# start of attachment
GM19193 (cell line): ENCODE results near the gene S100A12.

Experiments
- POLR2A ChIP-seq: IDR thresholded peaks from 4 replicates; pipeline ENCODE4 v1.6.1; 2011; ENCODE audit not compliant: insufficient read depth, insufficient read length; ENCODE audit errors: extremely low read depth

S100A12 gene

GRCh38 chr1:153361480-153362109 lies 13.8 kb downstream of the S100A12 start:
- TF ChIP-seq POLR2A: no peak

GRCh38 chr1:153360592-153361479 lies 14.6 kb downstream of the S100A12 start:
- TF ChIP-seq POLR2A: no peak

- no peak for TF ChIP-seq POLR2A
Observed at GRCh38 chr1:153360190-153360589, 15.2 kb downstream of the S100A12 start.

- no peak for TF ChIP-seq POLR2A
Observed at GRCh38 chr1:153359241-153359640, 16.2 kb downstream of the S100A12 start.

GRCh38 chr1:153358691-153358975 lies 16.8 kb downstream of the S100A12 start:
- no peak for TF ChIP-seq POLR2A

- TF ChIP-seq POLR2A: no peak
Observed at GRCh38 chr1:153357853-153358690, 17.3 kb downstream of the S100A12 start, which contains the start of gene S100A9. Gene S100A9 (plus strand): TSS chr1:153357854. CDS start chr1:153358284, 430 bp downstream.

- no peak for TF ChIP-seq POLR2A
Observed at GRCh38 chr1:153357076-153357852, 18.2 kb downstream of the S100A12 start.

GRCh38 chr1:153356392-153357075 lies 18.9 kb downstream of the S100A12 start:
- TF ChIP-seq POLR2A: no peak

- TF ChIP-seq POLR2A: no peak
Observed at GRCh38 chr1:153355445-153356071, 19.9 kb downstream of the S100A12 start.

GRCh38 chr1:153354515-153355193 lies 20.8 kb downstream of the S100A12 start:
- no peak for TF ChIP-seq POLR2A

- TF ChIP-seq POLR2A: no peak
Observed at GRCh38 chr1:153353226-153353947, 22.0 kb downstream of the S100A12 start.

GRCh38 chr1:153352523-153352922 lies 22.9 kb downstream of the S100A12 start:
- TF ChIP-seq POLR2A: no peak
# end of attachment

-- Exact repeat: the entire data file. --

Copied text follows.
GM19193 (cell line): ENCODE results near the gene S100A12.

Experiments
- POLR2A ChIP-seq: IDR thresholded peaks from 4 replicates; pipeline ENCODE4 v1.6.1; 2011; ENCODE audit not compliant: insufficient read depth, insufficient read length; ENCODE audit errors: extremely low read depth

S100A12 gene

GRCh38 chr1:153361480-153362109 lies 13.8 kb downstream of the S100A12 start:
- TF ChIP-seq POLR2A: no peak

GRCh38 chr1:153360592-153361479 lies 14.6 kb downstream of the S100A12 start:
- TF ChIP-seq POLR2A: no peak

- no peak for TF ChIP-seq POLR2A
Observed at GRCh38 chr1:153360190-153360589, 15.2 kb downstream of the S100A12 start.

- no peak for TF ChIP-seq POLR2A
Observed at GRCh38 chr1:153359241-153359640, 16.2 kb downstream of the S100A12 start.

GRCh38 chr1:153358691-153358975 lies 16.8 kb downstream of the S100A12 start:
- no peak for TF ChIP-seq POLR2A

- TF ChIP-seq POLR2A: no peak
Observed at GRCh38 chr1:153357853-153358690, 17.3 kb downstream of the S100A12 start, which contains the start of gene S100A9. Gene S100A9 (plus strand): TSS chr1:153357854. CDS start chr1:153358284, 430 bp downstream.

- no peak for TF ChIP-seq POLR2A
Observed at GRCh38 chr1:153357076-153357852, 18.2 kb downstream of the S100A12 start.

GRCh38 chr1:153356392-153357075 lies 18.9 kb downstream of the S100A12 start:
- TF ChIP-seq POLR2A: no peak

- TF ChIP-seq POLR2A: no peak
Observed at GRCh38 chr1:153355445-153356071, 19.9 kb downstream of the S100A12 start.

GRCh38 chr1:153354515-153355193 lies 20.8 kb downstream of the S100A12 start:
- no peak for TF ChIP-seq POLR2A

- TF ChIP-seq POLR2A: no peak
Observed at GRCh38 chr1:153353226-153353947, 22.0 kb downstream of the S100A12 start.

GRCh38 chr1:153352523-153352922 lies 22.9 kb downstream of the S100A12 start:
- TF ChIP-seq POLR2A: no peak